Played 36 games for Dynamo Kiev as a centre-back at the age of just 18 last season after a raft of injuries and never looked fazed. He now has seven caps and started a 1-0 win over Northern Ireland last week. He has already been strongly linked with Chelsea after being recommended by Andriy Shevchenko.

 

GROUP D

CROATIA: Joško Gvardiol (19)
Nicknamed Pep because his surname is almost but not quite Guardiola, there is something of a clamour in Croatia for him to start against England on Sunday, even after just 45 minutes of his international career. Gvardiol will play for RB Leipzig next season after choosing the German club over Leeds United; they might have themselves a £17m bargain.

 

CZECH REPUBLIC: Alex Kral (23)
Great hair. Which is he best place to start. Being Czech he has been heavily linked with a move to West Ham after a brilliant season for Spartak Moscow in Russia. He is basically a Czech Declan Rice – a defensive midfielder with technical ability who can also play at centre-half. With much, much better hair.

 

ENGLAND: Phil Foden (21)
Seven players fit the criteria and three of them have just played in a Champions League final. So when we say ‘breakout’ here, we only mean that the rest of Europe really will sit up, take notice and Google ‘Stockport’.

Phil-Foden-England-Iceland

 

SCOTLAND: Billy Gilmour (19)
A Champions League winner at just 19, Steve Clarke now has some serious decisions to make about the combative midfielder. He did more in half an hour against Luxembourg than any other player in 90 minutes. Come the end of June, Chelsea might have a list of potential loan clubs as long as his legs.

 

GROUP E

POLAND: Kacper Kozlowski (17)
Became the youngest player to pull on the Poland shirt in almost 60 years when he came off the bench to face Andorra in March. He then added a second cap last week against Russia. He will not be playing for Polish side Pogon for too much longer, with Juventus and Manchester United among many clubs linked. “Ever since I was a young boy, my idol has been Cristiano Ronaldo. However, over time, I started to like and watch Paul Pogba more,” he said recently.

 

SLOVAKIA: Tomas Suslov (19)
Heavily linked with a move to Ajax, Suslov – an attacking midfielder who can play on either flank – is not likely to be at Groningen for much longer. He is three games into his international Slovakian career but is already seen as the natural heir to Marek Hamsik. No pressure, fella.

 

SPAIN: Ferran Torres (21)
Since moving to Manchester City for just £20m last summer, Torres has been eased into the Premier League, starting 15 games. He is very much a secondary option for City, failing to get off the bench in either cup final this season. But for Spain, Torres has been a revelation, starting eight games this season alone and claiming six goals, including a hat-trick against Germany. At 40/1, he might be worth a Golden Boot tickle.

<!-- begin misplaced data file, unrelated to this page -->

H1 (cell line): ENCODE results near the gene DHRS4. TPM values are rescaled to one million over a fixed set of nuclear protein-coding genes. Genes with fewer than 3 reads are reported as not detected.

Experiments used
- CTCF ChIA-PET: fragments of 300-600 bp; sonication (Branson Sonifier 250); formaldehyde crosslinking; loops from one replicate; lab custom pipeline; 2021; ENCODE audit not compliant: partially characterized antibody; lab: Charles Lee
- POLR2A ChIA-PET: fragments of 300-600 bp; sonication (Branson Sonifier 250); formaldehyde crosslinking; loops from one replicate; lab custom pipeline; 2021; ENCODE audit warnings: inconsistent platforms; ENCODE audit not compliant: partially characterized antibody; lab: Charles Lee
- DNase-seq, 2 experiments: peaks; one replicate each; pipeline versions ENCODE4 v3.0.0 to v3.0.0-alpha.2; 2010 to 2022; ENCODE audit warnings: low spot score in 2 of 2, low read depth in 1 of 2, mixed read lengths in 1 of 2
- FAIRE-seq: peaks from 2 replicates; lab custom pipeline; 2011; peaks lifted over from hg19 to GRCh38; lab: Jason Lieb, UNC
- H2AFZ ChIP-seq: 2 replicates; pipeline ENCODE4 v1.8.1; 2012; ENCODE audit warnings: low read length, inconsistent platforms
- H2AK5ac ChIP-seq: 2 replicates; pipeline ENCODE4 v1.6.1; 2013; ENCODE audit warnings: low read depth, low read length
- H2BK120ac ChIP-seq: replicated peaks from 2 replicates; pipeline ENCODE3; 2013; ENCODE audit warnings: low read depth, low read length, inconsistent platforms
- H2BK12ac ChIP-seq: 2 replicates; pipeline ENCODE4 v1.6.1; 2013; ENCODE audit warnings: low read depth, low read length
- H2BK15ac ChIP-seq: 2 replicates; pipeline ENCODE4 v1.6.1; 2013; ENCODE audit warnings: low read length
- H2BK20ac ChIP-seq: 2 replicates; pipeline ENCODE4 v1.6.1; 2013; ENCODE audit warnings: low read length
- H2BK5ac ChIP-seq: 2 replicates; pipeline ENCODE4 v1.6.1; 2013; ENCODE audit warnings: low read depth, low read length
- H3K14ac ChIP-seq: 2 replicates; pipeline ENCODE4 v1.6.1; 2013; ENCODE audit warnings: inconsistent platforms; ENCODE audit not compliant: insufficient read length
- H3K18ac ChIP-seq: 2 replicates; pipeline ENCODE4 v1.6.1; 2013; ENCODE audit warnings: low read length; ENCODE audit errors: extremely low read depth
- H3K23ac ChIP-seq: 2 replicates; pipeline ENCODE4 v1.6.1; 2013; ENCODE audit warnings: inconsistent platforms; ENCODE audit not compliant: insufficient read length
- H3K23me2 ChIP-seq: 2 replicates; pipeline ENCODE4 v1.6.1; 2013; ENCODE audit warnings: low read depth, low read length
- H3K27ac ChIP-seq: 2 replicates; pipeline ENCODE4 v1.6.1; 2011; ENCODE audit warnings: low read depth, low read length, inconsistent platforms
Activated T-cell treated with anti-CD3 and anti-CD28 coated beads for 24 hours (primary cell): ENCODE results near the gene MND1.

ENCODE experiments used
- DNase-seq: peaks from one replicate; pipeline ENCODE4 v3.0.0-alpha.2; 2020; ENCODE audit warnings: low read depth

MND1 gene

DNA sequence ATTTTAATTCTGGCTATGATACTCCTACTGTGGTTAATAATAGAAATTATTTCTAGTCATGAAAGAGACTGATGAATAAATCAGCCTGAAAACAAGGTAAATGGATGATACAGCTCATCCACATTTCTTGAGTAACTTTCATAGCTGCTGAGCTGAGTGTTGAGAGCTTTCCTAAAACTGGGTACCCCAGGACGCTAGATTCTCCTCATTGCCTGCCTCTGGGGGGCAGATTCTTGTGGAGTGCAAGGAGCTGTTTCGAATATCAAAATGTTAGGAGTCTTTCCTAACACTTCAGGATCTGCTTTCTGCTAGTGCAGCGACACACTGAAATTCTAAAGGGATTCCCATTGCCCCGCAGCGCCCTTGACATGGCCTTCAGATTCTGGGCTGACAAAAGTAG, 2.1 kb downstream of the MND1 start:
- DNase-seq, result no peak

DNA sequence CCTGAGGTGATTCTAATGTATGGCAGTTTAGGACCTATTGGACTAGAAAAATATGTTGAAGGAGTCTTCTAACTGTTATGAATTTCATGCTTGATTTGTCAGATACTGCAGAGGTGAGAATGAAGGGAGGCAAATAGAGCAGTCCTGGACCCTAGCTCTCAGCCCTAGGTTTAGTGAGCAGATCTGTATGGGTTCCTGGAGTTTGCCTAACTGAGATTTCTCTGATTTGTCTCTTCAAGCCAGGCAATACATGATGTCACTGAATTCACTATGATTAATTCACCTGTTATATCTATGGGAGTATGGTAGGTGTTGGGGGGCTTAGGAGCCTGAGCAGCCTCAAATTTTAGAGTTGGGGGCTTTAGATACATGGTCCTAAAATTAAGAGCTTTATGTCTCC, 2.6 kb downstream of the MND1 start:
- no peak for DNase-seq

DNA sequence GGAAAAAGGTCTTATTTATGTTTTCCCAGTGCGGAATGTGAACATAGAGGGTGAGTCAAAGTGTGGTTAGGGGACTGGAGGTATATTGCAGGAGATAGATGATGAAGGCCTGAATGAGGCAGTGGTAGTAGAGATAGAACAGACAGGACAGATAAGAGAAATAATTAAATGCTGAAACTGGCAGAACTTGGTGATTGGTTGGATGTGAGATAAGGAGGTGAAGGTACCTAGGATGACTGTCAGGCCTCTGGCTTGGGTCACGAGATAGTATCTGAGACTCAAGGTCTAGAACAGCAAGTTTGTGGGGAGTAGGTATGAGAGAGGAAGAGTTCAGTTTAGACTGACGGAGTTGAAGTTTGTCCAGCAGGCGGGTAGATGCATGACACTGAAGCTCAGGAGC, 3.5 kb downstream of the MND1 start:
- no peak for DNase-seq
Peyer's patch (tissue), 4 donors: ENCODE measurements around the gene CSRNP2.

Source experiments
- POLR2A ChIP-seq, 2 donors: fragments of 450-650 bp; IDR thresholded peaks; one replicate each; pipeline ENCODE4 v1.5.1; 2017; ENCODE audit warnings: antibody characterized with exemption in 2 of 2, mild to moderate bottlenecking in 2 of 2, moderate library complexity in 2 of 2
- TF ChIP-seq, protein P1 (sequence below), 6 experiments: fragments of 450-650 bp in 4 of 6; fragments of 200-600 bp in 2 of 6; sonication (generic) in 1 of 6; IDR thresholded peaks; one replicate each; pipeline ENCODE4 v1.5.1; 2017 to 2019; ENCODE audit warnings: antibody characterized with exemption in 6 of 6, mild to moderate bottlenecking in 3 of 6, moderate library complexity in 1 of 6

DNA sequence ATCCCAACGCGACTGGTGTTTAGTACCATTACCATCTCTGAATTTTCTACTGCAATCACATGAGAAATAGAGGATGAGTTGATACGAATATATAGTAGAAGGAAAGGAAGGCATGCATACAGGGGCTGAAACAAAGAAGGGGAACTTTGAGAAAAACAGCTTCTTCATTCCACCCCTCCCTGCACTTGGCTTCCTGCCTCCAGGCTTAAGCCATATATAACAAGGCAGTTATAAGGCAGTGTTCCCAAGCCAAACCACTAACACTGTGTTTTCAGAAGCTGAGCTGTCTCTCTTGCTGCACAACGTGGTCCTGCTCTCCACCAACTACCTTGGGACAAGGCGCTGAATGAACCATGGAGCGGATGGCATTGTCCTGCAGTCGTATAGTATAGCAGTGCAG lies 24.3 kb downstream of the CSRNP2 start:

SWEDEN: Dejan Kulusevski (21)
One of the few bright spots to appear in a poor, poor season for Juventus – he was instrumental in their Coppa Italia win – Kulusevski has the opportunity to emerge from the pretty significant shadows of Zlatan Ibrahimovic this summer. He needs to deliver rather more goal threat than his one goal in 13 appearances suggests, mind.

 

GROUP F

FRANCE: Jules Kounde (22)
The only Frenchman who matches the criteria, which is a shame because it’s hard to see the £50m -rated Sevilla centre-half playing too much football this summer, with Presnel Kimpembe and Raphael Varane pretty established in the centre of the French defence. They have what can only be deemed ridiculous strength in depth, while England are desperately trying not to play Tyrone Mings.

 

GERMANY: Kai Havertz (21)
He has literally just scored the goal that won Chelsea the Champions League so Germany really do have a right to expect great things from Havertz. Certainly, they should expect far greater things than his last performance for Germany in a 2-1 defeat to North Macedonia which suggested that this German side could trip up at the group stage. It’s your time, Kai.

 

HUNGARY: Andras Schafer (22)
Not a lot of goals in this Hungary squad so Schafer scoring from central midfield to beat Cyprus on his first start will have been very welcome indeed to coach Marco Rossi. Schafer plays in Slovakia – largely as a defensive midfielder – so we’re not expecting too many more strikes at Euro 2020.

 

PORTUGAL: Pedro Goncalves (22)
He joined Sporting Lisbon for just £5.85m and promptly scored 23 league goals from the wing as they won the Portuguese title, and yet people were surprised when he was called up by Portugal last week. He made his debut from the bench against Spain on Friday and it is telling that he replaced Joao Felix and was far, far better than the younger, far more expensive man.